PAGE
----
In the novels of Marcel Proust, we find a vivid awareness of this necessity to create our sense of identity from the remembrance of things past. Over and over again in the writings of Proust, we find the author singling out some apparently trivial, though really significant, incident of his past which relates to an experience of the moment, an incident which, in the alembic of his creative imagination, serves to establish his identity in his own mind. It is by this method of envisaging his identity by relating it to characteristic events in his past that he comes to know himself. Even his taste of a madeleine cake dipped in herb tea brings back the memory of his mother and, as he says, the memory “of all the flowers in our garden and in M. Swann’s park, and the water-lilies on the Vivonne and good folk in the village and their little dwellings and the parish church and the whole of Combray and of its surroundings, taking their proper shape and growing solid, sprang into being, town and gardens alike, from my cup of tea.”

The whole series of sixteen novels which Proust entitled Remembrance of Things Past represents the author’s attempt to establish his own identity by a creative artistic endeavor. We do not find ourselves by simply having been in relations; we must ourselves create our past in the sense that we must by an act of mind lift our experience into a pattern of meaning. By the way, Dr. Richard Cabot used to define an idiot as a person without a sense of the past.

We may find in Wordsworth a deeper wisdom than is customarily attributed to him as the poet of nature. Wordsworth, wandering lonely as a cloud, saw the daffodils beside the lake. At the time this experience seemed to be its own end, self-explanatory, self-sufficient. He says he gazed and gazed but little thought what wealth the show had brought to him; but later reflection on the pensive couch revealed the true significance of the experience. The remembered emotion was more significant than the emotion first felt. Indeed, Wordsworth is well known as the poet who defined poetry as emotion recollected in tranquility. The daffodils demanded something more than perception; they demanded assimilation.

George Tyrrell, the Jesuit priest and philosopher who was excommunicated for his role in the Modernist movement seeking to relate Catholicism to scientific thought, says on the very first page of his autobiography that “our experience is given to us to be the food of our character and spiritual life; but, in point of fact, we spend our lives in storing up food, and never have leisure to lie down quietly with the cows in the field and ruminate bit by bit what we have swallowed so hastily.”

There would seem to be a sort of acquisitive instinct with regard to human experience. We incline always to be in search of new experience to devour when in reality we should be digesting our past experience. The memory has work to do; it is not a mere pocket for repellent, undifferentiated particles out of the past. When it is properly creative tending towards the true fulness of time, it is a living instructor with a prophetic sense of the values which it guards. Carlyle seems to have had some such idea in mind when he said of Tennyson: “Alfred is always carrying a bit of chaos around in his pocket turning it into cosmos.”

Here then is what we might characterize as the religious use of memory. It is the means by which we approach the fulness of time. Perhaps the reason for much of our irreligion is simply idiocy, as Dr. Cabot defined it, the tendency of people to live in the experience of the moment, the tendency to forget their own best moments and those of the race, the significant relationships established in the past. Our days are not bound each to each by the natural piety which is the child of remembrance.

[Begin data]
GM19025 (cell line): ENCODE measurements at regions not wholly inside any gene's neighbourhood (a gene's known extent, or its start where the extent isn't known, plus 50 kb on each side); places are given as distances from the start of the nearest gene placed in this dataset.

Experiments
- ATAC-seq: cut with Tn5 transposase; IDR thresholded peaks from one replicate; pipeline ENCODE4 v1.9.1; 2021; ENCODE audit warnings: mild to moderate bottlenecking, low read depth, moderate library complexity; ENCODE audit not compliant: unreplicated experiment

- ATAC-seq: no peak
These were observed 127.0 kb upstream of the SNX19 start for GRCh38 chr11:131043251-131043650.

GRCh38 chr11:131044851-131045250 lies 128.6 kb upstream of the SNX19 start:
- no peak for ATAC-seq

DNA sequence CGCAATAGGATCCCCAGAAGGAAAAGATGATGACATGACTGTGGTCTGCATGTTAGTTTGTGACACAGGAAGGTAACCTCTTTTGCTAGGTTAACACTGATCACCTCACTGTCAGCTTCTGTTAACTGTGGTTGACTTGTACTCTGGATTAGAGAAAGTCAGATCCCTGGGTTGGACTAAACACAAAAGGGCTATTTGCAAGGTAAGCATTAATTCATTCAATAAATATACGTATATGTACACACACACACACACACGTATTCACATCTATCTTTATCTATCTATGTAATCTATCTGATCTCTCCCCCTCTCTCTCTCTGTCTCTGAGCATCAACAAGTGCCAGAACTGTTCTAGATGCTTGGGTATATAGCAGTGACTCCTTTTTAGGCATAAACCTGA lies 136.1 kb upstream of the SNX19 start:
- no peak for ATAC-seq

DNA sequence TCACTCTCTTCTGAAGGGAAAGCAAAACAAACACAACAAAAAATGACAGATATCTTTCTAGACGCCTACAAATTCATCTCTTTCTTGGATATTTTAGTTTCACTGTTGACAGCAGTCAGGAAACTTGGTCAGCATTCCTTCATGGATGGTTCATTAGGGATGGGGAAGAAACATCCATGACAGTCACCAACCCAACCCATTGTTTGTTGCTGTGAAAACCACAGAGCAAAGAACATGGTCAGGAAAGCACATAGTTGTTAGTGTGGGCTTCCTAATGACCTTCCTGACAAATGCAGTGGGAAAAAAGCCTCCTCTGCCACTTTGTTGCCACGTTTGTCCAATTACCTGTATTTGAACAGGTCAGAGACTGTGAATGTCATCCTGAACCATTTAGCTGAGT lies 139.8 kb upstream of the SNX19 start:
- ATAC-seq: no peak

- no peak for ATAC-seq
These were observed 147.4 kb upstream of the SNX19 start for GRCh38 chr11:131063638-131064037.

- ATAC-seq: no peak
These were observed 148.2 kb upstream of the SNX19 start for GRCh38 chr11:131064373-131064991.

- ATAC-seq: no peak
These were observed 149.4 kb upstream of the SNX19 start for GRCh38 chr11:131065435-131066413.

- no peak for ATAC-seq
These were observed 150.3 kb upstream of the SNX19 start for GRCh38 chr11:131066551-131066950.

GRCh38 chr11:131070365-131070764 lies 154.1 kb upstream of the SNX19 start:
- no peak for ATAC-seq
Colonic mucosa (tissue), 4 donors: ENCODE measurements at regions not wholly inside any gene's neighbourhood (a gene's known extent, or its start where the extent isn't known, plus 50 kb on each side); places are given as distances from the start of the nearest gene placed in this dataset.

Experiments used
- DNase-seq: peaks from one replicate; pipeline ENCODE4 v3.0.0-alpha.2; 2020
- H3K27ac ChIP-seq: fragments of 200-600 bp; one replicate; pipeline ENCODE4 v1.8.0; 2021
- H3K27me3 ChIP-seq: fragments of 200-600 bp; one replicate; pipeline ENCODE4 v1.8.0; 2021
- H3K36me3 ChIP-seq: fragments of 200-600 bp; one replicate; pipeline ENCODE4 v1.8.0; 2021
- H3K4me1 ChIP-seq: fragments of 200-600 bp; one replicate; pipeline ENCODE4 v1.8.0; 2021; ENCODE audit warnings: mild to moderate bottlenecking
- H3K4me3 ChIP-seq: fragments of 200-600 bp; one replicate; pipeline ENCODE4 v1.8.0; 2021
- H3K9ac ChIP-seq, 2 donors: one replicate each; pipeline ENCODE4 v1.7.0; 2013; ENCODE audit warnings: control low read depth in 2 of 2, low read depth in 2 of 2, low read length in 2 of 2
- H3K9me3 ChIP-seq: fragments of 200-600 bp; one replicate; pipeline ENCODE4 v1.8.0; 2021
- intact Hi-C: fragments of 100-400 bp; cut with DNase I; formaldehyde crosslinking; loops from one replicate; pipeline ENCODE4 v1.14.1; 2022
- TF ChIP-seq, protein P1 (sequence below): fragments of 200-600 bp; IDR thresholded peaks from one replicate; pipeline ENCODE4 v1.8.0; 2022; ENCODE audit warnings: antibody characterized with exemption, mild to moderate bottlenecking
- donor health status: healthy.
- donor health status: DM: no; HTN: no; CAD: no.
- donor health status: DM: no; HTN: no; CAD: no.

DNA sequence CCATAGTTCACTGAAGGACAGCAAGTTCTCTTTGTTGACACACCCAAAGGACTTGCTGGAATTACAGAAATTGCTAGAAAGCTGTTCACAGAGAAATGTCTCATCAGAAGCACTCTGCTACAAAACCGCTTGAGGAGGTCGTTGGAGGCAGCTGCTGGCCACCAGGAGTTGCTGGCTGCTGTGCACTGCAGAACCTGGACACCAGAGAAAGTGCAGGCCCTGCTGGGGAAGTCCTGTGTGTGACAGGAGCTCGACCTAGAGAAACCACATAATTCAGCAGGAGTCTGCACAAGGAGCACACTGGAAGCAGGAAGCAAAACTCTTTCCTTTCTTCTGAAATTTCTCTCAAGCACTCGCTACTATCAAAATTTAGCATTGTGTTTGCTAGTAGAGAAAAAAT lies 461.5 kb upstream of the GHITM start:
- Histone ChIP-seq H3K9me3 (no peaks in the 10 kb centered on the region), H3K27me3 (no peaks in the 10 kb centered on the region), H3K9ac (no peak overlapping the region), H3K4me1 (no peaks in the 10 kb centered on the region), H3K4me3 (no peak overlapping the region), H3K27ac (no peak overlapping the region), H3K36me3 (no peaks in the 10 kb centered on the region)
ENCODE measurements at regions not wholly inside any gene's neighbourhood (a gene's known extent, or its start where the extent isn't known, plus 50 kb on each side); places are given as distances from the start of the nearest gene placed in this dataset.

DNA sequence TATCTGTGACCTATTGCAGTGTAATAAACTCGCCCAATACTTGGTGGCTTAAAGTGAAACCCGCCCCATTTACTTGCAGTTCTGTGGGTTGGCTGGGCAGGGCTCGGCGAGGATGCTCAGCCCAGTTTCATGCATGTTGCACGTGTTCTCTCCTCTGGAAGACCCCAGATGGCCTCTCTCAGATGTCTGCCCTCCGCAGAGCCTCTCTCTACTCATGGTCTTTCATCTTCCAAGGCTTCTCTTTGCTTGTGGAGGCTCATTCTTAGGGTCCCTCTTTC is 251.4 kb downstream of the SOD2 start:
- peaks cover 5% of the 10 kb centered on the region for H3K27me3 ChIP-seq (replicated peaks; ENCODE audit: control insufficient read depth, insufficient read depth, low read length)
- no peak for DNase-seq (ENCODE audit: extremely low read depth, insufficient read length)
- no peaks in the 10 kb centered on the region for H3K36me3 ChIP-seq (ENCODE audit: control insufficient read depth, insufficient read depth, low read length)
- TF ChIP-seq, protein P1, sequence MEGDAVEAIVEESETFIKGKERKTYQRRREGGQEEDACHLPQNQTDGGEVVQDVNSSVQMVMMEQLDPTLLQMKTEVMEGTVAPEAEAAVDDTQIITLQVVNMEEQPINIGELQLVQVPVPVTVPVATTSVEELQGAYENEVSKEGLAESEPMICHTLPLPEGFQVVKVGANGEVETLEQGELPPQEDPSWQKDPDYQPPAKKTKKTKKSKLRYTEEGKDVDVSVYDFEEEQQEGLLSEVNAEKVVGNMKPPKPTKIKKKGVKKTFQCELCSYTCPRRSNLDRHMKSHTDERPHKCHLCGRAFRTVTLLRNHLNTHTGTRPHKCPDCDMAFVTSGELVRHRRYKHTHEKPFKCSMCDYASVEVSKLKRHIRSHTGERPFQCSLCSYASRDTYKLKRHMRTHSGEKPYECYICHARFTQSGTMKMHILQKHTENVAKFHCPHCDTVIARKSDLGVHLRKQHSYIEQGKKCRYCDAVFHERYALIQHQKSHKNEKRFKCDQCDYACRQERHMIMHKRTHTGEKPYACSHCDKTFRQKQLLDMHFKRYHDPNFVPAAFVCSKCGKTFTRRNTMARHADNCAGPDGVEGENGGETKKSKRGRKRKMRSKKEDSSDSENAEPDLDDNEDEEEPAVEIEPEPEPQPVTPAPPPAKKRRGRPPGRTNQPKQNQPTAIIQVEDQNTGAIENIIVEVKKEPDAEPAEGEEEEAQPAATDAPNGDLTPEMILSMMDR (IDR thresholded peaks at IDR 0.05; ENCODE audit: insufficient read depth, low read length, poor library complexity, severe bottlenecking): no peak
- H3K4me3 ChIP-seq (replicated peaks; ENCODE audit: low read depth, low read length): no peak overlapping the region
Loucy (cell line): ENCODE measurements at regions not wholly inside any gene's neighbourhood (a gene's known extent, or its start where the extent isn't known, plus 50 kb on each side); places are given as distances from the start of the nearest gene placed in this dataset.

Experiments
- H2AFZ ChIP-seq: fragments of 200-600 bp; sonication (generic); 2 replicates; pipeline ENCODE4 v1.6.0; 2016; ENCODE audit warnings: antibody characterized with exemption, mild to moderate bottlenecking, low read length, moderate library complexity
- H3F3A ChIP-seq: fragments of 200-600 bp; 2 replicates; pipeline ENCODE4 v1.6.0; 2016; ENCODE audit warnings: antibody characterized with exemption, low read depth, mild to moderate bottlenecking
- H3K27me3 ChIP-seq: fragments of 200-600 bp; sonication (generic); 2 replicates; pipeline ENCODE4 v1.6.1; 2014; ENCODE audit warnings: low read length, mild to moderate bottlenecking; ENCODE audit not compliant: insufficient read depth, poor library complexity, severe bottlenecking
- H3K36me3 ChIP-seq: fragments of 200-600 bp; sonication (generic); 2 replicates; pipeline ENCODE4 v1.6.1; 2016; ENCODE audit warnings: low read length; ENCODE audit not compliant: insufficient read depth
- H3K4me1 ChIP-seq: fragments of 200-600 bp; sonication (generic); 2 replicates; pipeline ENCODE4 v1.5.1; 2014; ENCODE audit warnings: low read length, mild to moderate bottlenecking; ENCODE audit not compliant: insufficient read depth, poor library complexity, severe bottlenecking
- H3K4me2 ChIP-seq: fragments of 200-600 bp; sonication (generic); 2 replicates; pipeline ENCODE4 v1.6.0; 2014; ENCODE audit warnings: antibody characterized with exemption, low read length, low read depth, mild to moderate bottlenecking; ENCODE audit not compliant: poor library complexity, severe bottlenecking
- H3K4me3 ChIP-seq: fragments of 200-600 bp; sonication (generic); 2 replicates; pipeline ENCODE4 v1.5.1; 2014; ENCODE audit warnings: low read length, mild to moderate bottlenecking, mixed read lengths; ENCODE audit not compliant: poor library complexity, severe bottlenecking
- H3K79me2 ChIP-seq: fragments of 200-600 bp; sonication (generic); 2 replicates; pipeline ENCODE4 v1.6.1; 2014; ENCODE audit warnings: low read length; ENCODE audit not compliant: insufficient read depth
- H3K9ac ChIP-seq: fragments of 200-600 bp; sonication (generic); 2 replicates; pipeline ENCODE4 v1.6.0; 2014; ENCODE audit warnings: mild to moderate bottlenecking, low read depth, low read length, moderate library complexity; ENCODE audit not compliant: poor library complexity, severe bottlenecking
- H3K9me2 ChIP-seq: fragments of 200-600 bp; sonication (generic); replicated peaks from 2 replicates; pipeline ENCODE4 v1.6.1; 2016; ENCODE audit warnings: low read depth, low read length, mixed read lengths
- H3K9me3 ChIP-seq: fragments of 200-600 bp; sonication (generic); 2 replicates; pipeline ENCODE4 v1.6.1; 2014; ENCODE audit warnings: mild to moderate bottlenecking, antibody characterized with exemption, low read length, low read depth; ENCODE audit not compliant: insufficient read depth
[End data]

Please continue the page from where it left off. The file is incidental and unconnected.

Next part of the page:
At all events, I am persuaded that there is more than metaphysical or logical truth here. We are very near the heart of religion. What I have been saying has very much to do with the experience of conversion. Not, of course, the religious experience which Jonathan Edwards described as the “thunder claps and visible upsets of grace,” but rather the Christian nurture, the gradual and progressive turning towards the light in the fulness of time.

St. Paul used the phrase “the fulness of time” to describe the point in history when Jesus Christ came. Jesus was a member of a race possessing a creative memory, a race which had not failed to roast that which it had taken in hunting. Israel was the only nation in that part of the world at that time which could boast a continuous religious tradition of more than a thousand years.

Here we have exemplified what may be called a natural law in the spiritual world, a law which applies to individuals as well as to entire cultures: the conversion of a people or of an individual can occur only in the fulness of time. Hence we need not only to discover our identity by reference to constant features in the objective world and by the creative work of memory giving patterns of meaning to our relationships. We need also to strike root into a definite plot of soil. We need somehow to find our place in a continuing and promising tradition with its sacred books, its communion of saints and its discipline. This is just what academic life for most students seems to prevent. We get ourselves into a spectator attitude. We get into the habit of classifying religious movements and ideas according to historical, philosophical, theological, or psychological terminology. We can perhaps name the many seeds, the potential rootings that are blown our way by the winds of doctrine, but we do not actually strike root into the soil ourselves. This is the reason the university is not wholly adequate for our nourishment. We need the church’s community of memory and hope through the sharing of which we may in the fulness of time first sense our need for conversion and then grow in the grace and knowledge of Christ.

In the church we may find satisfied the three needs we have mentioned: (1) significant relationships, (2) a pattern of prophetic meaning for our past, (3) the soil of a continuing community. In the church, we accept the truth: By their fruits shall ye know them; but we also accept the truth: By their roots shall ye know them. Where there are no roots, there will be no fruit.